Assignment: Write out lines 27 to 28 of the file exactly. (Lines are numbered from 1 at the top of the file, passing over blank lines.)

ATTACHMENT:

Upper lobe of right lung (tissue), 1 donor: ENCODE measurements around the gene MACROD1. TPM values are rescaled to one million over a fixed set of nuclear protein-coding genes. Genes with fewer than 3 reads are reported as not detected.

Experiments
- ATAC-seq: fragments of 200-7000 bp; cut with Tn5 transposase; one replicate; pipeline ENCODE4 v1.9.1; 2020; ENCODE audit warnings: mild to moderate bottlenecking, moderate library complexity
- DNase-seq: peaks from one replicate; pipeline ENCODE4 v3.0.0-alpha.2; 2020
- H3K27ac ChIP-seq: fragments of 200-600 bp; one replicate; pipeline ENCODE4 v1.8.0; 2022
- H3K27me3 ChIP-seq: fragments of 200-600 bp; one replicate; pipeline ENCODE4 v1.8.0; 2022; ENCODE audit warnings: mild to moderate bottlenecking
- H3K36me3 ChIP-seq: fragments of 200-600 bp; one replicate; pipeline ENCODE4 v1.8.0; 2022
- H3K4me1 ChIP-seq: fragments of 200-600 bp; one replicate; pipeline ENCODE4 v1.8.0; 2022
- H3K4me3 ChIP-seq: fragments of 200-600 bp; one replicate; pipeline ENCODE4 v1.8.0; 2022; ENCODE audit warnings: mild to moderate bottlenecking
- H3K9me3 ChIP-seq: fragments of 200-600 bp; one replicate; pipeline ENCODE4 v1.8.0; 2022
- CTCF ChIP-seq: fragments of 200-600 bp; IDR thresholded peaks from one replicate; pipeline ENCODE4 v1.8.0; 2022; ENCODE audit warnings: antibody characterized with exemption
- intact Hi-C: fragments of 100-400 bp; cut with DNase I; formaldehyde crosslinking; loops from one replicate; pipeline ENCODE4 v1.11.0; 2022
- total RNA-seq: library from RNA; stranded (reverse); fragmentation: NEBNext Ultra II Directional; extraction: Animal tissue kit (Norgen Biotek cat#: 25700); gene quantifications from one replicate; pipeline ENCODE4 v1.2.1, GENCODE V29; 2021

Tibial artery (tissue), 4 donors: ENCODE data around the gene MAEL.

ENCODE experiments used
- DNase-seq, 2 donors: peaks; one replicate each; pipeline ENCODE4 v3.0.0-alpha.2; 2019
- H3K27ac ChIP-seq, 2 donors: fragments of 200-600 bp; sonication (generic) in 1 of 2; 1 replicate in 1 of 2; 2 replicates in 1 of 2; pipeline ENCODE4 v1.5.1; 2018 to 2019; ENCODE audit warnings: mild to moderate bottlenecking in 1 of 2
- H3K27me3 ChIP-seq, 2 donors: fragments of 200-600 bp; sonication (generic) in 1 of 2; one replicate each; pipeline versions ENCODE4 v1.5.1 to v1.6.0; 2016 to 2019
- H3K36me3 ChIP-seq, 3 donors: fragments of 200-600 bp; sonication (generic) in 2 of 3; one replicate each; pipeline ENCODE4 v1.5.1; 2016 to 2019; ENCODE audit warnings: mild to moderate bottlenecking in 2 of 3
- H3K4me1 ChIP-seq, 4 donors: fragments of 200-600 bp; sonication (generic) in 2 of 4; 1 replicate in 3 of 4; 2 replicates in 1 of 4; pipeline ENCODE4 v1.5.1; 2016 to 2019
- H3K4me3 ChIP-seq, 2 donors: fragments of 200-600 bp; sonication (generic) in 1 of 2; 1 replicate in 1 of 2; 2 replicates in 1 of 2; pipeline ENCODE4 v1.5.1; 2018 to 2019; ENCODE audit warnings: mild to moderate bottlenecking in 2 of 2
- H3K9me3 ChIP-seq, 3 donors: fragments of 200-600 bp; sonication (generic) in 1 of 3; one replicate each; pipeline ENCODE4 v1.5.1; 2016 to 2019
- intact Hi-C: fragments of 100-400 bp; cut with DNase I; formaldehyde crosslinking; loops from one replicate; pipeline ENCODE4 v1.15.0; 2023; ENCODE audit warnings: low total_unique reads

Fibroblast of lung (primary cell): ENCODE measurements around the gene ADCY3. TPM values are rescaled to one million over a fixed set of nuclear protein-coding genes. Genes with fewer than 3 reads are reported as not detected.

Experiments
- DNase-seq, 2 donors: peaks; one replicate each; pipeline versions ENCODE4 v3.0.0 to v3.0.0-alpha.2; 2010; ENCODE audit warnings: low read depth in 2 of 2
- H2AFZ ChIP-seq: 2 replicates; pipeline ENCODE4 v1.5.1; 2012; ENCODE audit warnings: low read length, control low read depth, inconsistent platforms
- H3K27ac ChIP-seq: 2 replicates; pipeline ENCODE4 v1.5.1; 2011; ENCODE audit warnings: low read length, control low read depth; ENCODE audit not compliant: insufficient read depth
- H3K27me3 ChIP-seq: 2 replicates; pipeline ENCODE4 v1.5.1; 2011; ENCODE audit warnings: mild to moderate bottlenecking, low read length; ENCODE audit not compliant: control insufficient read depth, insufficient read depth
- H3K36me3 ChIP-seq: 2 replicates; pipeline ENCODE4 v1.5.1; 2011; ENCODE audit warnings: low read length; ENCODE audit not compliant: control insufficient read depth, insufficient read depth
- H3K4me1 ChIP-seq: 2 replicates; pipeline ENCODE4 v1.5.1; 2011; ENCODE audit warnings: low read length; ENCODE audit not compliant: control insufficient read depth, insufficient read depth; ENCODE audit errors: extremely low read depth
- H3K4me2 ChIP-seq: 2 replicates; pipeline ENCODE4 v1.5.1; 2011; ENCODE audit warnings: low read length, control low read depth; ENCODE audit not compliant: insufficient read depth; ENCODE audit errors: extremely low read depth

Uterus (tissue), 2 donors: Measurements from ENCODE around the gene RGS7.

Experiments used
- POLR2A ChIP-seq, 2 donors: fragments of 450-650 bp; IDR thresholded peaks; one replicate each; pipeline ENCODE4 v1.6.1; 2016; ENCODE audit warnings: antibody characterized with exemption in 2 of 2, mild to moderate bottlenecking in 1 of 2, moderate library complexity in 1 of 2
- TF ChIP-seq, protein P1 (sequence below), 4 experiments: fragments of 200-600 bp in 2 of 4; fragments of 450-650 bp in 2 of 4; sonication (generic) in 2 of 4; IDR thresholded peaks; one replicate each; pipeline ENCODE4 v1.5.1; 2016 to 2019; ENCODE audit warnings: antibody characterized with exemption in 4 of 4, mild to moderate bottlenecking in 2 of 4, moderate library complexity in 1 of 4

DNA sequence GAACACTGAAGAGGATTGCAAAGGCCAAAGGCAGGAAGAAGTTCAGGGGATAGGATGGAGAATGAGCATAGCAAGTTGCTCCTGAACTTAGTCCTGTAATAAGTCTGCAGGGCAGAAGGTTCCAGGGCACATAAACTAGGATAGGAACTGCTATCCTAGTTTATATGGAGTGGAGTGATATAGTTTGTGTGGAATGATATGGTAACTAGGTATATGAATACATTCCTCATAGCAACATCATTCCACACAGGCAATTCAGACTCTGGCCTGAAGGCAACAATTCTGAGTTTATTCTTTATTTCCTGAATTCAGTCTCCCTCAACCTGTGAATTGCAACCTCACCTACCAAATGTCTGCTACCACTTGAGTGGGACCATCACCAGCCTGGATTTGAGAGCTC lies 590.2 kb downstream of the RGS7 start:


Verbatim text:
- H2AFZ ChIP-seq: 2 replicates; pipeline ENCODE4 v1.5.1; 2012; ENCODE audit warnings: low read length, control low read depth, inconsistent platforms
- H3K27ac ChIP-seq: 2 replicates; pipeline ENCODE4 v1.5.1; 2011; ENCODE audit warnings: low read length, control low read depth; ENCODE audit not compliant: insufficient read depth